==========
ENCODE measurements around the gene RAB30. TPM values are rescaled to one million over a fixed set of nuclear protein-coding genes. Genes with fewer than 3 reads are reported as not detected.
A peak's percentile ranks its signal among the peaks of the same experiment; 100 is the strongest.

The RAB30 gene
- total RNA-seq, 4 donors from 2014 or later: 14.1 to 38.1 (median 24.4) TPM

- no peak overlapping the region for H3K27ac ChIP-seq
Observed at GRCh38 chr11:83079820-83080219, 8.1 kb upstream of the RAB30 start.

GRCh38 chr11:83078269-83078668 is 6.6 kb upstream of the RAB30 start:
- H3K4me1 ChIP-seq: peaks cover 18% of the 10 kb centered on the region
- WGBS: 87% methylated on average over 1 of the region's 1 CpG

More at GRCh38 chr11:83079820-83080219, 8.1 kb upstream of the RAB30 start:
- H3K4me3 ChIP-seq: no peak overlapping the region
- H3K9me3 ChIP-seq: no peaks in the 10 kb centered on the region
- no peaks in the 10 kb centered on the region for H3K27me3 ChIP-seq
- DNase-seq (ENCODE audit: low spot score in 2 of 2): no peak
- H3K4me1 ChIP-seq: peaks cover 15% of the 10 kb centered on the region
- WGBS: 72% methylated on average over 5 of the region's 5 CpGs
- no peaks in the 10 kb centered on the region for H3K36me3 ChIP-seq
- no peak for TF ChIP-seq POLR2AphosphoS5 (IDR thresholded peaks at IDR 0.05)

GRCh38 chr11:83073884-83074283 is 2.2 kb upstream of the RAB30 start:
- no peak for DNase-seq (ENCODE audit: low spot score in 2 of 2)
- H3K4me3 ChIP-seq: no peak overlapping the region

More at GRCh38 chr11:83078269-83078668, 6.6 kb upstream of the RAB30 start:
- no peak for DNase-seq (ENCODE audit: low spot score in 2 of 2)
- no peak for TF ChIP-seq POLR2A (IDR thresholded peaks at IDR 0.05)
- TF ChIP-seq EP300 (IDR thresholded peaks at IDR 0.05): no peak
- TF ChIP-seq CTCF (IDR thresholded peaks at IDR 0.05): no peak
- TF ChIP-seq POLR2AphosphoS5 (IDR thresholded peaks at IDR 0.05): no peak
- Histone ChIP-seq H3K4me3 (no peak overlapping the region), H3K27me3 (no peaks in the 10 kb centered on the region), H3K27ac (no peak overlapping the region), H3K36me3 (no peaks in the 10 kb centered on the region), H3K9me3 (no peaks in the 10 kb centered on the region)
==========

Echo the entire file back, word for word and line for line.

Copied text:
ENCODE measurements around the gene RAB30. TPM values are rescaled to one million over a fixed set of nuclear protein-coding genes. Genes with fewer than 3 reads are reported as not detected.
A peak's percentile ranks its signal among the peaks of the same experiment; 100 is the strongest.

The RAB30 gene
- total RNA-seq, 4 donors from 2014 or later: 14.1 to 38.1 (median 24.4) TPM

- no peak overlapping the region for H3K27ac ChIP-seq
Observed at GRCh38 chr11:83079820-83080219, 8.1 kb upstream of the RAB30 start.

GRCh38 chr11:83078269-83078668 is 6.6 kb upstream of the RAB30 start:
- H3K4me1 ChIP-seq: peaks cover 18% of the 10 kb centered on the region
- WGBS: 87% methylated on average over 1 of the region's 1 CpG

More at GRCh38 chr11:83079820-83080219, 8.1 kb upstream of the RAB30 start:
- H3K4me3 ChIP-seq: no peak overlapping the region
- H3K9me3 ChIP-seq: no peaks in the 10 kb centered on the region
- no peaks in the 10 kb centered on the region for H3K27me3 ChIP-seq
- DNase-seq (ENCODE audit: low spot score in 2 of 2): no peak
- H3K4me1 ChIP-seq: peaks cover 15% of the 10 kb centered on the region
- WGBS: 72% methylated on average over 5 of the region's 5 CpGs
- no peaks in the 10 kb centered on the region for H3K36me3 ChIP-seq
- no peak for TF ChIP-seq POLR2AphosphoS5 (IDR thresholded peaks at IDR 0.05)

GRCh38 chr11:83073884-83074283 is 2.2 kb upstream of the RAB30 start:
- no peak for DNase-seq (ENCODE audit: low spot score in 2 of 2)
- H3K4me3 ChIP-seq: no peak overlapping the region

More at GRCh38 chr11:83078269-83078668, 6.6 kb upstream of the RAB30 start:
- no peak for DNase-seq (ENCODE audit: low spot score in 2 of 2)
- no peak for TF ChIP-seq POLR2A (IDR thresholded peaks at IDR 0.05)
- TF ChIP-seq EP300 (IDR thresholded peaks at IDR 0.05): no peak
- TF ChIP-seq CTCF (IDR thresholded peaks at IDR 0.05): no peak
- TF ChIP-seq POLR2AphosphoS5 (IDR thresholded peaks at IDR 0.05): no peak
- Histone ChIP-seq H3K4me3 (no peak overlapping the region), H3K27me3 (no peaks in the 10 kb centered on the region), H3K27ac (no peak overlapping the region), H3K36me3 (no peaks in the 10 kb centered on the region), H3K9me3 (no peaks in the 10 kb centered on the region)